The knife edge: a tailor made temperature measurement solution
06 April 2010
Accurately and automatically measuring the temperature of this polymerisation process led to a greater yield of the end product.
Kemira Water is the world’s third biggest producer of polymers and the leading producer of coagulants for chemical water treatment. The polymers produced at the Bradford plant in West Yorkshire, U.K., are used for effluent water treatment for mining, municipal, and industrial companies.
The process begins in a reactor where various chemicals and powders are mixed to form a wet gel. The gel comes out of the reactor and enters an enclosed conveyor system that is about 25m in length. Travelling on the conveyor, the gel goes through the polymerisation stage, which changes it from a wet gel to a dry solid. The rate of polymerisation — a critical factor — is controlled by the speed of the conveyor belt and the temperature of the process, which is held to the range of 50° to 55°C.
Kemira Water runs eight reactors of this type, and each reactor has its own polymerisation conveyor to produce the product.
Handheld temperature probes
The company was experiencing difficulty monitoring the temperature conditions along the conveyors, and because changes in the rate of polymerisation were not being detected accurately or quickly enough, this led to plant upsets and downtime. Besides losing time, these events were causing significant wastage of raw materials, which then needed to be disposed of as waste.
The costs incurred not only covered raw materials, but also plant downtime and throughput. On top of this, the manual temperature measurement method — an operator with a handheld probe — meant that operator working time also had to be factored in to the costs.
Kemira’s technical manager said he did not implement an automated temperature measuring solution because he doubted a supplier would be able to manufacture temperature probes robust enough to endure the forces involved in the application. As the gel passes down the conveyor, it gets thicker and more solid. At the wet in, near the reactor, the probe would not have a problem, but towards the dry end the more solid material, the technical manager feared, would break off a temperature probe from its mount.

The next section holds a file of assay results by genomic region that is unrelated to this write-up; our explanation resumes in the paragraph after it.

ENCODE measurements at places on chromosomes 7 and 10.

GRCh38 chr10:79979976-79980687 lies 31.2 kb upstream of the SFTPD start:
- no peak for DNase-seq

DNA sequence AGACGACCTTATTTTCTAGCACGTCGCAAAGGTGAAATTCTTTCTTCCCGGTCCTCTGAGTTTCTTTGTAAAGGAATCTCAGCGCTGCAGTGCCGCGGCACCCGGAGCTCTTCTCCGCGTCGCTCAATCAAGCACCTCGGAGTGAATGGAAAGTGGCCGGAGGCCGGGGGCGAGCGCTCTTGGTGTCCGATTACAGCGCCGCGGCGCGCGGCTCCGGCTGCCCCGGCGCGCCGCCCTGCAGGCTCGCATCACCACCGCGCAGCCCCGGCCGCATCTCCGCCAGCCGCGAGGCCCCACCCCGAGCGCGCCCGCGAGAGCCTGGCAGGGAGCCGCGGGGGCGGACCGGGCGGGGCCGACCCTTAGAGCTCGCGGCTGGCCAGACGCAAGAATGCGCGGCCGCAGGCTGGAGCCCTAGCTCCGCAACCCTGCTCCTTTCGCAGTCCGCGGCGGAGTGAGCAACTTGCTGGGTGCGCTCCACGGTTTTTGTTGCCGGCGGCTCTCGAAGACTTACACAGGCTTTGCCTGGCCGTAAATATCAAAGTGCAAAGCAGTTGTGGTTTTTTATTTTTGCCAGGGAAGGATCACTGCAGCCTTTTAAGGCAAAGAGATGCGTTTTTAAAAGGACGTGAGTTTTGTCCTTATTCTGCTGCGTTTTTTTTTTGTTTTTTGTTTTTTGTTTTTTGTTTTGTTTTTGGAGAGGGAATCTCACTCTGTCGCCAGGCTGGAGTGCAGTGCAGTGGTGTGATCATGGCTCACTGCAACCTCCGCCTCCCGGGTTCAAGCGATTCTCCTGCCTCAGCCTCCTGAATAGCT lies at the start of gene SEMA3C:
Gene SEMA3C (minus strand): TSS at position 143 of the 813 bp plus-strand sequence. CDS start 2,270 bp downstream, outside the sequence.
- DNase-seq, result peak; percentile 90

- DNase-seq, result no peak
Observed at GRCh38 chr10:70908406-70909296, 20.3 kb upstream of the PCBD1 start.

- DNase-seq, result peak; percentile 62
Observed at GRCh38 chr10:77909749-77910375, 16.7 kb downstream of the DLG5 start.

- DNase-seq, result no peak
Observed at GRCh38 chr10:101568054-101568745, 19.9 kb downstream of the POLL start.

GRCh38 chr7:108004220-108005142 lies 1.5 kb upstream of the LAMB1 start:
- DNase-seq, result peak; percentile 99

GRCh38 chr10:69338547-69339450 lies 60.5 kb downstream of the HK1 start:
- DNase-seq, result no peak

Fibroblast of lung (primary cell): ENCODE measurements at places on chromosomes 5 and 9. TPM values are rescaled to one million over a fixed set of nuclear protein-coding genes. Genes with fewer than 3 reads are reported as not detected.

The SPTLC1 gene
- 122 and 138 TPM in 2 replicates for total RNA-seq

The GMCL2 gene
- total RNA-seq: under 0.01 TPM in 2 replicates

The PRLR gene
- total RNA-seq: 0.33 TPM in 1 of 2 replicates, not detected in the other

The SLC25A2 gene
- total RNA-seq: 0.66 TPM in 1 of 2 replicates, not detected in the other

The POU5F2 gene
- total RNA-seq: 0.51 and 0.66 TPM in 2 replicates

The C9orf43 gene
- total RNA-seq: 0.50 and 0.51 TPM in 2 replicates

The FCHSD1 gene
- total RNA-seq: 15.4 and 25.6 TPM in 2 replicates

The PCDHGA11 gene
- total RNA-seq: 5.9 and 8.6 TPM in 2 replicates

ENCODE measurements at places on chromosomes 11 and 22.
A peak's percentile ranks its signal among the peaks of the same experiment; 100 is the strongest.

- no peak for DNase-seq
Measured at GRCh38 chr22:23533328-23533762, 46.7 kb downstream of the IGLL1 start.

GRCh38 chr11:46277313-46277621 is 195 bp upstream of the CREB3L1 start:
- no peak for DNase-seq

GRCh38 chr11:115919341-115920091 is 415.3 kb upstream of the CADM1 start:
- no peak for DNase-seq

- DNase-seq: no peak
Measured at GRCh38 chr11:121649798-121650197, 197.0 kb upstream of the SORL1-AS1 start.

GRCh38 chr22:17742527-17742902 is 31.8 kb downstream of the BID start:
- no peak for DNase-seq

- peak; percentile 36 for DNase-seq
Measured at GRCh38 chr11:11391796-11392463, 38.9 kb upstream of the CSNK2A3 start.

They had to take action
Nevertheless, so much time and wastage was occurring with the manual procedure, Kemira Chemicals sought an alternative solution for reliable and repeatable measurement of the product’s temperature. They talked with engineers at Endress+Hauser.
E+H came up with a new idea for a temperature probe. They designed a stainless steel knife-edged polymer thermocouple assembly (see figure, which is a cross section looking down from the top of the probe) 30mm long and 8mm wide. There are two knife edges, and, as E+H engineer Phil Burns explains, they are ‘razor sharp, able to cut through the gel material.’ Down the centre of the assembly is a 3.3mm bore for the type J thermocouple element to be inserted, so the temperature element is embedded in the middle of the steel knife.
The entire temperature assembly is 500mm and the blade part of the assembly, which sticks into the moving gel, is 200mm. This is long enough to take the average temperature of the layer of gel, from top to bottom.
Five or six temperature probes are placed at various positions on top of each conveyor line, allowing real-time measurement of the polymerising gel during the reaction. The gel product passed smoothly around the sharp knife edges. In fact, said Mr. Burns, since the product is cut up by a macerator — a big chopping machine — and bagged at the end of the process, the knife-edge thermocouple assemblies helped with the cutting process by getting it started at an earlier point upstream.
Kemira Chemicals now relies on the probes for real-time and accurate measurement of the polymer’s temperature during reaction, ensuring the polymerisation process ultimately runs with less variation and also allows timely corrective actions to be taken when necessary. The 4-20 mA signals from the temperature probes are fed directly into the control system, which regulates the temperature and the speed of the conveyor. The temperature measurement has to be ‘reasonably’ accurate, to within two or three degrees. The process now works so automatically, operators only need to intervene when something goes wrong. The process has been optimised.
The Technical Manager at the Bradford site praised the Endress+Hauser solution. ‘The units surpassed all expectations in these areas and will help aid greater understanding of the variables involved in this process for the future,’ he said.
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